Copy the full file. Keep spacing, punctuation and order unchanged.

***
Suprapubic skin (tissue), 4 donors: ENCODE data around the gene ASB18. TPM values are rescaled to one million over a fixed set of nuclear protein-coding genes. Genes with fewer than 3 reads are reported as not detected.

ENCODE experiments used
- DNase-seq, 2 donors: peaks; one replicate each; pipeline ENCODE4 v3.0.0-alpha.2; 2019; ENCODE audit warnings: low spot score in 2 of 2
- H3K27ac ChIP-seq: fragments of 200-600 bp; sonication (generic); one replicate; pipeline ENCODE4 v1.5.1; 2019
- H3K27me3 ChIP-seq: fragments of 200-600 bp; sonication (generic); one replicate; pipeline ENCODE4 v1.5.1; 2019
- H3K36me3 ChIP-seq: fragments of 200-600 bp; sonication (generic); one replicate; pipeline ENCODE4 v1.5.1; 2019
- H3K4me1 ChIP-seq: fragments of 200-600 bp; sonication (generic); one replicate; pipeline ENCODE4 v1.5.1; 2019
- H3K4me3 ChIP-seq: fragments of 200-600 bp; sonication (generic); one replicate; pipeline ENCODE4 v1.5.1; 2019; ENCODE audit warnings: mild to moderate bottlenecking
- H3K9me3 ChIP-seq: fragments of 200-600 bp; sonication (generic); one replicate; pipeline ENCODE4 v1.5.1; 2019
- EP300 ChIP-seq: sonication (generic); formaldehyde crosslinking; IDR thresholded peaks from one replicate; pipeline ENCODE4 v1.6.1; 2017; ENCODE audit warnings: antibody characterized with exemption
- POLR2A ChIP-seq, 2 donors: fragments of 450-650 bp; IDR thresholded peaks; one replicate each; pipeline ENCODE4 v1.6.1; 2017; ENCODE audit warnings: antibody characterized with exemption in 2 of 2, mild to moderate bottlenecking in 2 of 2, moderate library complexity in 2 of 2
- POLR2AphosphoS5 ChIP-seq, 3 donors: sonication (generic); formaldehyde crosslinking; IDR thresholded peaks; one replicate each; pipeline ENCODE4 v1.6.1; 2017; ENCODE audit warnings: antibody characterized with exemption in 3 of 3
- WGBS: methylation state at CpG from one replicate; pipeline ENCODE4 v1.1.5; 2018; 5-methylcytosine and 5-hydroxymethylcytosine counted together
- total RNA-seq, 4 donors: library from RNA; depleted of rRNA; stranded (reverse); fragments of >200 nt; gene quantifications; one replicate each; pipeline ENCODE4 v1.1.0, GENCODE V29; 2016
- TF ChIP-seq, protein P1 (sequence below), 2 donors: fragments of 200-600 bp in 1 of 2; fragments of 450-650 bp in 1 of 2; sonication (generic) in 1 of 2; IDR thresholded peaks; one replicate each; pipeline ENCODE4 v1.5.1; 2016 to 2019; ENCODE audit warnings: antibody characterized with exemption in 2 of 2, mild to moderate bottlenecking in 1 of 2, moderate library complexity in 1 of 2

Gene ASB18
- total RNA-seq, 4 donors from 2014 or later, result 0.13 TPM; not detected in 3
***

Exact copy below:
Suprapubic skin (tissue), 4 donors: ENCODE data around the gene ASB18. TPM values are rescaled to one million over a fixed set of nuclear protein-coding genes. Genes with fewer than 3 reads are reported as not detected.

ENCODE experiments used
- DNase-seq, 2 donors: peaks; one replicate each; pipeline ENCODE4 v3.0.0-alpha.2; 2019; ENCODE audit warnings: low spot score in 2 of 2
- H3K27ac ChIP-seq: fragments of 200-600 bp; sonication (generic); one replicate; pipeline ENCODE4 v1.5.1; 2019
- H3K27me3 ChIP-seq: fragments of 200-600 bp; sonication (generic); one replicate; pipeline ENCODE4 v1.5.1; 2019
- H3K36me3 ChIP-seq: fragments of 200-600 bp; sonication (generic); one replicate; pipeline ENCODE4 v1.5.1; 2019
- H3K4me1 ChIP-seq: fragments of 200-600 bp; sonication (generic); one replicate; pipeline ENCODE4 v1.5.1; 2019
- H3K4me3 ChIP-seq: fragments of 200-600 bp; sonication (generic); one replicate; pipeline ENCODE4 v1.5.1; 2019; ENCODE audit warnings: mild to moderate bottlenecking
- H3K9me3 ChIP-seq: fragments of 200-600 bp; sonication (generic); one replicate; pipeline ENCODE4 v1.5.1; 2019
- EP300 ChIP-seq: sonication (generic); formaldehyde crosslinking; IDR thresholded peaks from one replicate; pipeline ENCODE4 v1.6.1; 2017; ENCODE audit warnings: antibody characterized with exemption
- POLR2A ChIP-seq, 2 donors: fragments of 450-650 bp; IDR thresholded peaks; one replicate each; pipeline ENCODE4 v1.6.1; 2017; ENCODE audit warnings: antibody characterized with exemption in 2 of 2, mild to moderate bottlenecking in 2 of 2, moderate library complexity in 2 of 2
- POLR2AphosphoS5 ChIP-seq, 3 donors: sonication (generic); formaldehyde crosslinking; IDR thresholded peaks; one replicate each; pipeline ENCODE4 v1.6.1; 2017; ENCODE audit warnings: antibody characterized with exemption in 3 of 3
- WGBS: methylation state at CpG from one replicate; pipeline ENCODE4 v1.1.5; 2018; 5-methylcytosine and 5-hydroxymethylcytosine counted together
- total RNA-seq, 4 donors: library from RNA; depleted of rRNA; stranded (reverse); fragments of >200 nt; gene quantifications; one replicate each; pipeline ENCODE4 v1.1.0, GENCODE V29; 2016
- TF ChIP-seq, protein P1 (sequence below), 2 donors: fragments of 200-600 bp in 1 of 2; fragments of 450-650 bp in 1 of 2; sonication (generic) in 1 of 2; IDR thresholded peaks; one replicate each; pipeline ENCODE4 v1.5.1; 2016 to 2019; ENCODE audit warnings: antibody characterized with exemption in 2 of 2, mild to moderate bottlenecking in 1 of 2, moderate library complexity in 1 of 2

Gene ASB18
- total RNA-seq, 4 donors from 2014 or later, result 0.13 TPM; not detected in 3